cataloguetext: “Why don’t cats wear shoes?” 2020
Renewing Familiar Sceneries and Outlines of Memories
Nana Hirose and Kazuma Nagatani present visions that renew our recognitions and sensibilities by showing us familiar things with their perspectives on the situation ranging from their own living environment to social fields. Based in Germany since 2007, they have created sculptures and installations using various materials and techniques. Their works include: a series of porcelain objects that are molded everyday goods such as food items and food containers, intentionally deformed in the firing process; a huge number of pretzels hung on the wall like a garland; sculptures made from wrapping paper or postcards, folded in the shape of the artists’ living space. What lies at the heart of their work is losing the original function of an object by replacing its original material or its size, creating a new form by their own skilled handicraft, transforming the exhibition space itself by displaying their works in large scales and quantities, all leading to a silent chemical reaction of sensibilities or feelings when the artists’ vision and the viewers’ memories and experiences intersect.
I collaborated with the artists for a project in 2018, in a small village called Karekimata, one of the venues of Echigo-Tsumari Art Triennale, which takes place every three years in Tokamachi, a city of the Niigata prefecture. The village, known as a heavy snowfall area, has a depopulation problem; there are only eight families in the village, who are mainly engaged in farming. I asked Hirose and Nagatani to participate in the Triennale when I was appointed to curate the project in an abandoned school, located at the center of the village, and the surrounding outdoor space.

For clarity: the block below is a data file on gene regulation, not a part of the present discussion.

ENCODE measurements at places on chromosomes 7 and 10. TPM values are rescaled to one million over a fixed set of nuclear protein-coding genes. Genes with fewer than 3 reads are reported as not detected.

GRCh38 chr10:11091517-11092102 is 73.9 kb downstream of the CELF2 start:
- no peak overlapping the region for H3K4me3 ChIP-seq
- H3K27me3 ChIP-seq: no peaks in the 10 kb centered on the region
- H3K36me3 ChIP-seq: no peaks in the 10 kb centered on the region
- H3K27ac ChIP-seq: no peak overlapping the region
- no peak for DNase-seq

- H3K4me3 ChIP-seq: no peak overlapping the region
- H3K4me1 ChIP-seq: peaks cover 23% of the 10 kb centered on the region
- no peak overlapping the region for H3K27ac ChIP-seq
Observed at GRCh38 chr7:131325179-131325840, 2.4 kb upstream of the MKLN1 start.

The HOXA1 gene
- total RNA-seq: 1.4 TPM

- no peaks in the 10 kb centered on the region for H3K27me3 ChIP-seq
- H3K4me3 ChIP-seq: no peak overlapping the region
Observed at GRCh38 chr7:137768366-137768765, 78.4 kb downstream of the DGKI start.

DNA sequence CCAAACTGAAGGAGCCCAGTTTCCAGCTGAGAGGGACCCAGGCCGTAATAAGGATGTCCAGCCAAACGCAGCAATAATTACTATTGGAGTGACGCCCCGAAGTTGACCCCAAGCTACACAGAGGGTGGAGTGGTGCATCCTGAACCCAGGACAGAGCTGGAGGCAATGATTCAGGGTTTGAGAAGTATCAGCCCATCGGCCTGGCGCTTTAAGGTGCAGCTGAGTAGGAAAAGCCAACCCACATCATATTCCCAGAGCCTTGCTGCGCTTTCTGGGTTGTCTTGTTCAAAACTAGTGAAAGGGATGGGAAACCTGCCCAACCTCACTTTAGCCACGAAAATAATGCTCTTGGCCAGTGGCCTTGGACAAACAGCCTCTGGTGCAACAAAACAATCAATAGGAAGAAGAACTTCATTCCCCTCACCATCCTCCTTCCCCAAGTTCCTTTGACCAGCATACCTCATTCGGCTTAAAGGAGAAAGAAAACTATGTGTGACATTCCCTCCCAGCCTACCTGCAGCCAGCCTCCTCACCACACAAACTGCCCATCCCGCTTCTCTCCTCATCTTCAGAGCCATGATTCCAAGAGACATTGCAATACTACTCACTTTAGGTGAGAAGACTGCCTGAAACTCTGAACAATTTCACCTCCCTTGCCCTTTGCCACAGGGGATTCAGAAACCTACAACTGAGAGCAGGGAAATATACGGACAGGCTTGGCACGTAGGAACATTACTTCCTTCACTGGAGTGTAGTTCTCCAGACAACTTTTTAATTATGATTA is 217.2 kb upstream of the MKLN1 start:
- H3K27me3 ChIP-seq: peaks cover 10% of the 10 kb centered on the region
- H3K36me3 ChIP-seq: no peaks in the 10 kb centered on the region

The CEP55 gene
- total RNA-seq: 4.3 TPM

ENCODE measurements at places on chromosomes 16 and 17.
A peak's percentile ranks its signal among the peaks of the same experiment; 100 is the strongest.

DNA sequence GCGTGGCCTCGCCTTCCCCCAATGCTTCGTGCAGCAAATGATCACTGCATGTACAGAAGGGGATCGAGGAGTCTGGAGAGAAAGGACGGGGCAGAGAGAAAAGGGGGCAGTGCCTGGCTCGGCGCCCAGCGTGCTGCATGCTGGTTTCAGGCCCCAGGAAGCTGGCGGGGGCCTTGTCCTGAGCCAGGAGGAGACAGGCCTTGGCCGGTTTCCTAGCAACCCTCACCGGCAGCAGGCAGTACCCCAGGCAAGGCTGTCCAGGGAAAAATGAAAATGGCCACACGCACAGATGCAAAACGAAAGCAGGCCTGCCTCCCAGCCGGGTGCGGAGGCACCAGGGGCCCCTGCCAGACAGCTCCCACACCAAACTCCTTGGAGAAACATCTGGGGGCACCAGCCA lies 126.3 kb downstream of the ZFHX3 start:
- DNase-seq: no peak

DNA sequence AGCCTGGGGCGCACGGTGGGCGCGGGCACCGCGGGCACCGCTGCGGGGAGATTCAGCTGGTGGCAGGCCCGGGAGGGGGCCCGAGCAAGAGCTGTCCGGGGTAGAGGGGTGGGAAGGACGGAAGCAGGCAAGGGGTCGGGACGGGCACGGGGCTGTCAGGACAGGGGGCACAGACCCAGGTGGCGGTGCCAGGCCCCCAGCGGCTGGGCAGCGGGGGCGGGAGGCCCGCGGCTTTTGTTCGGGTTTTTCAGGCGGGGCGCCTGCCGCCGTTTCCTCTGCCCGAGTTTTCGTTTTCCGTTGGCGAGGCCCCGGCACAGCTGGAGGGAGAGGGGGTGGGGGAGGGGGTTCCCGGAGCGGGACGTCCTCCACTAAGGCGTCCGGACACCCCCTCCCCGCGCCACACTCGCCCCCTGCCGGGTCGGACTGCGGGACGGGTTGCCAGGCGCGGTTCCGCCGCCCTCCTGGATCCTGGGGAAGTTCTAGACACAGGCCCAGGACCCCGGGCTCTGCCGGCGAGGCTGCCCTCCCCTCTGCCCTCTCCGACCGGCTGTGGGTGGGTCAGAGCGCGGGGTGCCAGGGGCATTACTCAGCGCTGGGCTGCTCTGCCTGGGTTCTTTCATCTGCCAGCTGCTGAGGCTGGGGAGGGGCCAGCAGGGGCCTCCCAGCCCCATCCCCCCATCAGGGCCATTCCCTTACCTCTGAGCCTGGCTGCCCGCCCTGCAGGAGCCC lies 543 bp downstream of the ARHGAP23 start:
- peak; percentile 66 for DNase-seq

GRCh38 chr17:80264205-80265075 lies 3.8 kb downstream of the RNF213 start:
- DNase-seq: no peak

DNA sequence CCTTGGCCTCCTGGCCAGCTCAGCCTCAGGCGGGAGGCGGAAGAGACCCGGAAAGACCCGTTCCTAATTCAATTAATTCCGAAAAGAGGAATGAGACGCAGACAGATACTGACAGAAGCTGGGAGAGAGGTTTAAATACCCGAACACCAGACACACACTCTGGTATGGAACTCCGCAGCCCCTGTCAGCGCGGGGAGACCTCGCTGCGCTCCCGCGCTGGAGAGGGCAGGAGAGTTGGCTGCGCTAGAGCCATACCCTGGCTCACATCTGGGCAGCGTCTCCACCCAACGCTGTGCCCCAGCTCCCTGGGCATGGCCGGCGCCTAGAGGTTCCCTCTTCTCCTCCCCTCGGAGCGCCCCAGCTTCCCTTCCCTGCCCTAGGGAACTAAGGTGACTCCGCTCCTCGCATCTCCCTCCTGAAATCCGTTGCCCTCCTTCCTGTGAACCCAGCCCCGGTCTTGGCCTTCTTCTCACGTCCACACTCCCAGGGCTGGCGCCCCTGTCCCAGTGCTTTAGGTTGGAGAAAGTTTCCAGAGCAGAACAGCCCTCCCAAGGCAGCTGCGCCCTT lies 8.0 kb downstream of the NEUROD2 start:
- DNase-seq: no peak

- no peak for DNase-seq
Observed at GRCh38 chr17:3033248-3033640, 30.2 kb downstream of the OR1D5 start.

For this large-scale exhibition in their native country, the artists covered the floors of three classrooms and corridors with silver words that had been cut from metallised polyester film. The words come from a children’s book, Buying Mittens (1933) by Nankichi Niimi, which has long been included in the third-grade language textbook at elementary schools in Japan. The story, describing an encounter between humans and a little fox who lives in deep-snow covered forests, overlaps with life and nature in Karekimata. The artists also created an installation by hanging from the ceiling some school equipment that had been used at the school such as balls, musical instruments, and instruments for scientific experiments. The installation, «Classroom» , made the snowy scenery of the story and the memories lying deep at the abandoned school, intertwine. The viewers go back and forth between the past and the future, into winter and summer, taking part in reality and fiction, while walking on the silver words on which the summer light and the greenery from outside reflected.
Walking into the third room, the words that the mother fox muttered at the end of the story emerge under the viewer’s feet: ‘I wonder if humans are truly a good thing, I really
Do’. Hirose and Nagatani would not only bring nostalgic memories through the abandoned school and the children’s story, but they also raise an essential question. Wear and tear of modern society glimpse at us at this peaceful and beautiful countryside. Viewers cannot help but think of the fact that thousands of contemporary art fans, like themselves, take over the almost abandoned village of Karekimata every three years.
«Classroom» (2018) and «Why don’t cats wear shoes?» (2019), which were unveiled at the solo exhibitions in Cuxhaven and Göttingen, show a new direction of the artists’ work. Firstly, both works have a tendency to make the space itself into a work of art rather than placing an art piece in the space. Secondly, rather than underlining the artiness of the objects created by their skilled handicraft, the text emerges as the most important element of the works. Thirdly, the contents of the texts are used as gimmick to encourage visitors to think or imagine through their physical experience.